Turning Data into Information
In order to really understand what is happening in your business, you need to turn data into information. Turing data into information will help you identify trends and find opportunities you might not have noticed.
Decide what information you want
The information that you want will guide the rest of the process of turning data into information. If you are having trouble deciding what you want, look at your plans for the future and consider what sort of information will help you identify opportunities, needs and track your progress. As time goes by you should be able to make better judgements about what you need.
Gather the data
Data is a building block of information. So in order to get the business information you want you will need to gather relevant business data. Data is all around us, but if you want to turn data into information, you will need to gather the relevant data together. There are many ways to gather data and information. For instance, if you are looking for data about your website’s performance, you can use a website analytics service. Or if you are looking for information on products or services you sell, you may create a spreadsheet to track individual points that are important to your goals.
Organize your data
Once you have gathered your data, you need to make sure it is organized in a way that will allow you to use it the way you need to. Personally, I like Excel spreadsheets, but they aren’t always the answer. The good news about organizing you data is that with some planning, you can often organize it while it is being gathered. For instance, Google Analytics automatically collects data for me and it allows me to view that data in various ways, focusing on different aspects that I may find interesting or useful. The key thing to remember is that when you organize the data, it should be organized in a way that will be useful to you and your business without being overly cumbersome.
Analyze your information
Analysis is generally where you start getting value from your information. When you analyze the data you have collected, you will (hopefully) be able to find patterns that help you understand what is going on and give you insights into trends that could continue to effect your business in the future. This information can help you plan and prepare.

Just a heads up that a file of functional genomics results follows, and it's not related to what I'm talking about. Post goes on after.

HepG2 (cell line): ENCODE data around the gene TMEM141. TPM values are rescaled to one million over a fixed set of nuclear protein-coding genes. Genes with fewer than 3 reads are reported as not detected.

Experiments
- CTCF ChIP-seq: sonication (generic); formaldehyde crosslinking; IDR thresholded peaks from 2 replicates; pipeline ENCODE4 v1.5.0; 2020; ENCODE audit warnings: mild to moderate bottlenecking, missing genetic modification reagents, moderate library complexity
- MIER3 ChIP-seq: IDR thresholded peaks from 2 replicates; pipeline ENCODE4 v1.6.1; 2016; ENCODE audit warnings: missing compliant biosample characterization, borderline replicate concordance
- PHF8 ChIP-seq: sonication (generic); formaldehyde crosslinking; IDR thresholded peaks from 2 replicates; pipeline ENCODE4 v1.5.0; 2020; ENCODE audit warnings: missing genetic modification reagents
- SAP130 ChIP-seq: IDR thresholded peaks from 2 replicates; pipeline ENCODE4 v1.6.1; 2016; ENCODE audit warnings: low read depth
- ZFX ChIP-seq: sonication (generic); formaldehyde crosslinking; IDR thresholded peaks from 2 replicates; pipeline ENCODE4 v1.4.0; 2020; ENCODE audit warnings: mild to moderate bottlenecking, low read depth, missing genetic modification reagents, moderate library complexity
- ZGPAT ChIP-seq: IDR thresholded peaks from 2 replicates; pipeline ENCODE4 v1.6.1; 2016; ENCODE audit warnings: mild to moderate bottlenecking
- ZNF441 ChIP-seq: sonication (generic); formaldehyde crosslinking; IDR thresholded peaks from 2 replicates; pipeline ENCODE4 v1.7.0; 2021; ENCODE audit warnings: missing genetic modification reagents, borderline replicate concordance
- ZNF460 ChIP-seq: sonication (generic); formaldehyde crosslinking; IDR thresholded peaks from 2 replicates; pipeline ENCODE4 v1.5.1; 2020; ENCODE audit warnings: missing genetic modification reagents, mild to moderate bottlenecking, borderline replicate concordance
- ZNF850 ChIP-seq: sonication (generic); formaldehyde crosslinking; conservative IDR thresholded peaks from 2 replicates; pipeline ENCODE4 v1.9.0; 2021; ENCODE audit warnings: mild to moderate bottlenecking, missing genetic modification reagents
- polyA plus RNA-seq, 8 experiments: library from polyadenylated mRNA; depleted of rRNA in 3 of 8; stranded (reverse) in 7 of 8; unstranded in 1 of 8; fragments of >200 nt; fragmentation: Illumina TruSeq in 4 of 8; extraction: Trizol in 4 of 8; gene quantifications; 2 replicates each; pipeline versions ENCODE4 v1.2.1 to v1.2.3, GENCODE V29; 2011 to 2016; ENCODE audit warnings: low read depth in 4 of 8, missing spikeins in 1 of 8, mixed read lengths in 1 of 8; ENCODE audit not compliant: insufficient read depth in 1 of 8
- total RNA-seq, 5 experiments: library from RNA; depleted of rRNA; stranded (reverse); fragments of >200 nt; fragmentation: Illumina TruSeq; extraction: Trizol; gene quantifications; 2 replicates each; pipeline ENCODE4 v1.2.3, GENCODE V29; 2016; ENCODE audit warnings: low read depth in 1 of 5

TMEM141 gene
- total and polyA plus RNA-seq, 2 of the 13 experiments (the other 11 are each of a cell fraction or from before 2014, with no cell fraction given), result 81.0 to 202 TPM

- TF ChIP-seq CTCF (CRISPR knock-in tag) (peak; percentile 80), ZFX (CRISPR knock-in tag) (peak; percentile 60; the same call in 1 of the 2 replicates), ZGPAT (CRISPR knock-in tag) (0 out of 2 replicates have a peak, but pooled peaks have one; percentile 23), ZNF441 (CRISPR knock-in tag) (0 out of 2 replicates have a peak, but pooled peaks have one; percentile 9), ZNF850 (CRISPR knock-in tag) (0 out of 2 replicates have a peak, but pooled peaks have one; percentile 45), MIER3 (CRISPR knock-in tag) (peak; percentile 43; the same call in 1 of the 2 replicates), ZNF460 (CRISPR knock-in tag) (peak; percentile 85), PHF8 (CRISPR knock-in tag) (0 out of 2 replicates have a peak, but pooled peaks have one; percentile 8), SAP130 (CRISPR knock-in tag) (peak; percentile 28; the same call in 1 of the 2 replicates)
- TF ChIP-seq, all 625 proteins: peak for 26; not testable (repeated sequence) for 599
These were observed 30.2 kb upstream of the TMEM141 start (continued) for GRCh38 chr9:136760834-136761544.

Another thing you may discover is that you don’t quite have the entire picture and that more data may be needed. Or you may discover that you have been focusing on data that isn’t as relevant as you thought. In these cases, you may need to go back and rework some of your data collection and organization practices.
As you analyze your information, look for new insights that it can lead you to. Ask yourself questions regarding why various trends exist (or not). For instance, if you discover that your online purchases tend to cluster around a certain time of day, consider why that could be and what you should do about it. Is it that the purchases cluster around times that you interact with clients via your newsletter or social media? Is that a time of day where your clients are more likely to be thinking about the solution you offer? Is everyone buying in the last 15 minutes of a promotion you offer?
Beyond the whys also consider what you should be doing. Should you be contacting people always at the same time of day or should you try different times? Should you schedule an event for the time that your clients appear to be available? Should you make certain you are not performing website maintenance during the times that people are trying to buy things from you?
What you can do
As you are gathering your data, consider how you can organize it into useable information and see if you can build that organization into your data collection efforts. Over the next few days, chose one or more categories of business information that you gather and check to see if it is organized in a way that allows you to analyze it for insights. If it isn’t, start developing a system that works for you and your business’s needs.